Three people died every day in 2013 as a result of alcohol consumption, a new report has revealed.
According to the findings, the number of people discharged from hospital that year whose condition was totally attributable to alcohol use, was 17,120. This marks an 82% increase when compared to 1995's figure of 9,420.
The report by the Health Research Board (HRB) is based on newly compiled data from the hospital inpatient reporting system. It revealed that in 2014, Irish drinkers consumed an average of 11 litres of pure alcohol each - that is equivalent to 116 bottles of wine, 29 litres of vodka or 445 pints of beer.
The amount of alcohol being consumed and the way that some people consume it, i.e. binge drinking, is having a major impact on the health of many, the report found.
Aside from the big increase in alcohol-related hospital discharges, there has also been an increase in the average length of stay. In 1995, patients with alcohol-related issues stayed an average of six days in hospital. By 2013, this had risen to 10 days. This suggests that alcohol-related cases are becoming more complex.
The report also found that the rate of hospital discharges involving patients with alcoholic liver disease increased three-fold between 1995 and 2013, and the highest rate of increase was seen in people aged between 15 and 34.
"The fact the highest rate of increase was found in 15-34 year olds is a real public health concern as alcoholic liver disease usually develops after a number of years of harmful drinking, and as a result it is normally seen in older people. However, these increases would reflect the high occurrence of harmful drinking patterns that have been observed in numerous Irish surveys over the past decade," commented the report lead's author, HRB research officer, Dr Deirdre Mongan.
Meanwhile, the report also revealed that:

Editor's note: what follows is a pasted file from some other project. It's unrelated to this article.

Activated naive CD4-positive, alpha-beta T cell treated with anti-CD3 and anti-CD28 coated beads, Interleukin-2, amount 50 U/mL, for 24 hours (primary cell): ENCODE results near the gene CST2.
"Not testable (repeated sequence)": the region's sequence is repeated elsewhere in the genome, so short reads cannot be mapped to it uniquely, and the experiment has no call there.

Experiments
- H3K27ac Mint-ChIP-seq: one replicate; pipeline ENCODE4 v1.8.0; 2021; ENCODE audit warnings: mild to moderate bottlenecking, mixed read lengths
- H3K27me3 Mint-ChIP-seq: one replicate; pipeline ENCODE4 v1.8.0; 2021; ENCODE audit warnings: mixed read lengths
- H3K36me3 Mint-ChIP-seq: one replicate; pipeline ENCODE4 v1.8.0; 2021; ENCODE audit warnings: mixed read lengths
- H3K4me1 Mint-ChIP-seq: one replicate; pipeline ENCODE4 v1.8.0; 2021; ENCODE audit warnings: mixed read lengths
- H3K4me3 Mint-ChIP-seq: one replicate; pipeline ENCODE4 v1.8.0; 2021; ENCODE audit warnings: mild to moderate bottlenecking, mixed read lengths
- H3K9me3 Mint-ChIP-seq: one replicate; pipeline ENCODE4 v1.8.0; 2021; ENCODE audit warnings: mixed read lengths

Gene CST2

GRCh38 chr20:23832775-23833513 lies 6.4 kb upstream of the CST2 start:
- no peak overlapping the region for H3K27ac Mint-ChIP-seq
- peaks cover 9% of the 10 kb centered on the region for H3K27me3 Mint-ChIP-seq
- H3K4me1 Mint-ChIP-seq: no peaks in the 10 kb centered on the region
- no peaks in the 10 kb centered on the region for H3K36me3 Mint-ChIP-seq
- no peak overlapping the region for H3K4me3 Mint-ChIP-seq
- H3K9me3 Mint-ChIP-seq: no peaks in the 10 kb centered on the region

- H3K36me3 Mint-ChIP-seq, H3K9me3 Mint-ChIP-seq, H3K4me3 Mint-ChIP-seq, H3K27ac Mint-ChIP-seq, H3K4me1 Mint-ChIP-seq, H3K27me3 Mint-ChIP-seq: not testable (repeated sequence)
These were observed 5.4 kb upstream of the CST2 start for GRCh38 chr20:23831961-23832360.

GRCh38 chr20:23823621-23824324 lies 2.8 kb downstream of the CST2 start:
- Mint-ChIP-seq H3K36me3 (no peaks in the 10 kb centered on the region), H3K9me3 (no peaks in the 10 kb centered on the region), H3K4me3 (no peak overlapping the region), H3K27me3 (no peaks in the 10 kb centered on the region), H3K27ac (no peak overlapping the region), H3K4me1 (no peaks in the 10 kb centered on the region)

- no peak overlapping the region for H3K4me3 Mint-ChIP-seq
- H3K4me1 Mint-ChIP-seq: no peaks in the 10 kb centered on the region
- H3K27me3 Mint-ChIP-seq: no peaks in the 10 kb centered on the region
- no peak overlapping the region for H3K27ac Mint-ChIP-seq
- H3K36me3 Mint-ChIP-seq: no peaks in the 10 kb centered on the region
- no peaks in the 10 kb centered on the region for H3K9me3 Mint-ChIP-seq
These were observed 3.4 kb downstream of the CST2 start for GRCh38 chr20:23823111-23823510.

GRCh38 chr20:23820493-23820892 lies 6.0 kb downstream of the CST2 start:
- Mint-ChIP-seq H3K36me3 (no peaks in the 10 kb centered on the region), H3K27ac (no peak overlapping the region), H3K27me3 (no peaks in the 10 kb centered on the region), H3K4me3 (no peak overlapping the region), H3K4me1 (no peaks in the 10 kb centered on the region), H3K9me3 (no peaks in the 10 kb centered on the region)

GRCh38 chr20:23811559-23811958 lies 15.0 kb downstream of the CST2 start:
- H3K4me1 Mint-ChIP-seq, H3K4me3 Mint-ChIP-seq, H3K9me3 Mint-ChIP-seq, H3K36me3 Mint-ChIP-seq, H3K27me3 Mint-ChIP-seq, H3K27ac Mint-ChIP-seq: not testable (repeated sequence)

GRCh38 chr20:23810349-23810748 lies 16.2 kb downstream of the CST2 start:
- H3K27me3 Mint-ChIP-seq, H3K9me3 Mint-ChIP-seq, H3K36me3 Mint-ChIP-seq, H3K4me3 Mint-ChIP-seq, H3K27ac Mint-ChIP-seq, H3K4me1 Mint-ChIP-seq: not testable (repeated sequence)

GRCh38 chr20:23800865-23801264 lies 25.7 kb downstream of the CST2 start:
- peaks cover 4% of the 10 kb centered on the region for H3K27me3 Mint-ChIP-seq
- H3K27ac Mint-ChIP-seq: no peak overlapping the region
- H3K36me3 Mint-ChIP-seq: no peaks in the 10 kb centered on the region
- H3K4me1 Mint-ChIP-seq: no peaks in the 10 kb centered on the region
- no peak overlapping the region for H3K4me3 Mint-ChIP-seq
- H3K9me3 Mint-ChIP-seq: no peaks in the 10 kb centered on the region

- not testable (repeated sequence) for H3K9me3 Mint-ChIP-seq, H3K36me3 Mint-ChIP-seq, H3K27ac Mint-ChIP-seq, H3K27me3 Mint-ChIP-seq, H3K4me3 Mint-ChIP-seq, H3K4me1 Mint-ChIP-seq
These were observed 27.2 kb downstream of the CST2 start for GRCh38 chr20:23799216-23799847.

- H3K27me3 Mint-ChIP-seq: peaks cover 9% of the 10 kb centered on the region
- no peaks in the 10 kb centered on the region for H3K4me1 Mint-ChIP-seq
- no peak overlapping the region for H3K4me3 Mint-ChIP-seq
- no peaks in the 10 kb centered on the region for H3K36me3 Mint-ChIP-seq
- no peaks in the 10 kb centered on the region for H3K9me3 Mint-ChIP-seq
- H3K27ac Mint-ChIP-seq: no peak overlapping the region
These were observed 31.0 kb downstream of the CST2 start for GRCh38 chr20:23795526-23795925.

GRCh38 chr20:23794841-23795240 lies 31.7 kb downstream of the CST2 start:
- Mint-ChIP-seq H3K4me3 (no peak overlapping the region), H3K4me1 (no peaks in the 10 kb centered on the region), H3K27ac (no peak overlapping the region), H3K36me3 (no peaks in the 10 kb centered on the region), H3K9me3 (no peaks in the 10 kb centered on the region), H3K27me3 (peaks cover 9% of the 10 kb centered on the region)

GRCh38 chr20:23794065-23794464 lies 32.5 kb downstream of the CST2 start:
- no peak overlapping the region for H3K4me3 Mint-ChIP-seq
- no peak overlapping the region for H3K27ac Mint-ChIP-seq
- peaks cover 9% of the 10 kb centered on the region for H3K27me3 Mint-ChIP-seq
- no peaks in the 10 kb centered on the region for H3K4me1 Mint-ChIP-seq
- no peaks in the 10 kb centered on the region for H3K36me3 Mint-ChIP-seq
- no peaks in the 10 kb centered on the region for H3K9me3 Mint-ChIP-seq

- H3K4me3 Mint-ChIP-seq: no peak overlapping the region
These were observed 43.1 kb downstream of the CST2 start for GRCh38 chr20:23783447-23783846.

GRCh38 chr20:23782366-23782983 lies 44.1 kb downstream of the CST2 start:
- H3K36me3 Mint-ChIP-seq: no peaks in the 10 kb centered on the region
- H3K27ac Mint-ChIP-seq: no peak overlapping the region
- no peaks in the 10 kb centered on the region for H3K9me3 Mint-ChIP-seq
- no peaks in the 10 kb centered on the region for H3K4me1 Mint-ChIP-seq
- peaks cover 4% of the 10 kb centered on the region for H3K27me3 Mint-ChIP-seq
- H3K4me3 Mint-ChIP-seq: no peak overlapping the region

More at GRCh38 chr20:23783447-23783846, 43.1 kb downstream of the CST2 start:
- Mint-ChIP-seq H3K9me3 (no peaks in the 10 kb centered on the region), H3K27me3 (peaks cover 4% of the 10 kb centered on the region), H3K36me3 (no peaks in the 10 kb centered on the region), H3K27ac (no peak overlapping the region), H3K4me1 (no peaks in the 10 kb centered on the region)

-Between 2001 and 2012, one in 10 cases of breast cancer was attributable to alcohol
-In 2014, one-third of self-harm presentations to hospital were related to alcohol
-The number of people discharged from hospital whose condition was partially attributable to alcohol increased from 52,491 in 2007 to 57,110 in 2011.
Aside from impacting people's health, this use of alcohol is also having a major impact on the economy and the tax payer. Alcohol-related discharges cost the tax payer €1.5 billion per year. In 2012, this was equivalent to €1 in every €10 spent on public health.
Furthermore, the estimated cost of alcohol-related absenteeism in 2013 was over €41 million and at the end of 2013, over 5,300 people on the Live Register had lost their job as a result of alcohol use.
"This report clearly illustrates how Irish peoples' drinking patterns are harming their health, increasing public health care costs and negatively impacting productivity. If we want to address these harms as a society, then it is important that evidence-based public health responses are used, like those proposed in the new Public Health Alcohol Bill," commented HRB chief executive, Dr Graham Love.
The Public Health Alcohol Bill contains a number of measures aimed at reducing alcohol-related harm in Ireland, including health warnings on alcohol products, the introduction of minimum unit pricing, restrictions on the use of price-based promotions and reducing children's exposure to alcohol marketing.
"The Public Health Alcohol Bill is the first legislation of its kind in Ireland, as it treats alcohol as the serious public health problem that this HRB report clearly demonstrates it is. It presents evidence-based solutions that can create an environment where it is easier for people to make healthier decisions in relation to their alcohol consumption and where we can begin to reduce alcohol harm and make Ireland a healthier and safer place for all of us," commented Conor Cullen of Alcohol Action Ireland.